Some men are challenging local tradition and enrolling in Emirati fashion design courses still dominated by female students.
Men buck stigma of a future in fashion
In the world of high fashion, men have often led the way. The likes of Yves Saint Laurent, Gianni Versace, Paul Smith and Ralph Lauren provide the creative inspiration that has driven a multibillion-dollar industry. Visit fashion colleges in Europe or North America, and the male students are likely to outnumber the women. In the UAE, however, men have been much more reluctant to pick up a sketchbook and pencil.
At the French Fashion University Esmod International, in Dubai International Academic City, only six of the 66 undergraduate students are male. Several admit their parents were baffled when told of their son's ambition to work in fashion. Dmitri Ruwan, 18, a Sri Lankan, who names John Galliano as his favourite designer, said: "My parents didn't recognise fashion design when they were growing up. But I'm going to be famous. I know it. It's very difficult to establish yourself, but if you're talented you can.
"You need to develop a strong sense of your own design ethic- you cannot doubt yourself. It's like a doctor: you cannot think that you cannot complete a procedure and it will go wrong." Even those from families with a history in the clothing business faced parental resistance. "My family background is in textiles. My grandfathers were all working in textiles. But for them the image of a fashion designer was not clear. They say, 'he's a tailor, not a fashion designer'," said Salman Anjum, a 23-year-old from Pakistan, who already has a degree in journalism.
He said his father insisted on him graduating in something else but his ambition to work in fashion was always there. It took him four years to convince his family he should enrol in a design course. "It's odd in this country because people are not used to it," said Mohammed al Ghoul, 20, a Canadian of Palestinian descent, who says "men have a better eye for fashion". Tamara Hostal, the director of the Esmod campus, makes a similar point, saying men have "a very interesting eye" when it comes to designing clothes.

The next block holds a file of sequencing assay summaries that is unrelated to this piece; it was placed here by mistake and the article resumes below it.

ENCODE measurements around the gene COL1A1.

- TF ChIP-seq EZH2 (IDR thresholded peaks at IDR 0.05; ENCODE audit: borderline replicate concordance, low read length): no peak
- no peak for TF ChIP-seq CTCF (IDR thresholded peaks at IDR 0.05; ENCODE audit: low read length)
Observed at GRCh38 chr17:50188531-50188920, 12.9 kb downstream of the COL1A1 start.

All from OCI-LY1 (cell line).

"It's different because they are men, and men love ladies by definition, so they love to create for ladies," she said. The rapid growth of the UAE, its mix of nationalities and its mall culture all appear to be increasing interest in fashion. And while the number of male students is still low at Esmod, it is growing. In the final year of its fashion design and pattern drafting degree course, only one of the 13 students is male. In the second year it is a similar story with only one male among 19 women. But in the recently enrolled first year, four men have joined the complement of 33 students. Several young Emirati men have also been asking about taking courses.
"Ten years ago, no one knew what the brands were and who the designers were. But five or six years ago, when the shopping centres came here, all the brands came as well," Mr Anjum said. While the influence of western clothing stores has exposed the UAE to the world of fashion, many students want to retain elements of their own origins in their designs. "I will take influences from my own culture, not somebody else's," Mr Ghoul said.
"I like the [Palestinian] scarf and I want to incorporate it into my designs and bring awareness of what's happening in Palestine. It's more than just a dress." His fellow student Zeid Nasser Abu Khalaf, 20, a Jordanian whose family owns a chain of clothes shops, hopes to create new designs for the hijab. "This is one of my aims - to design something for these women," he said. firstname.lastname@example.org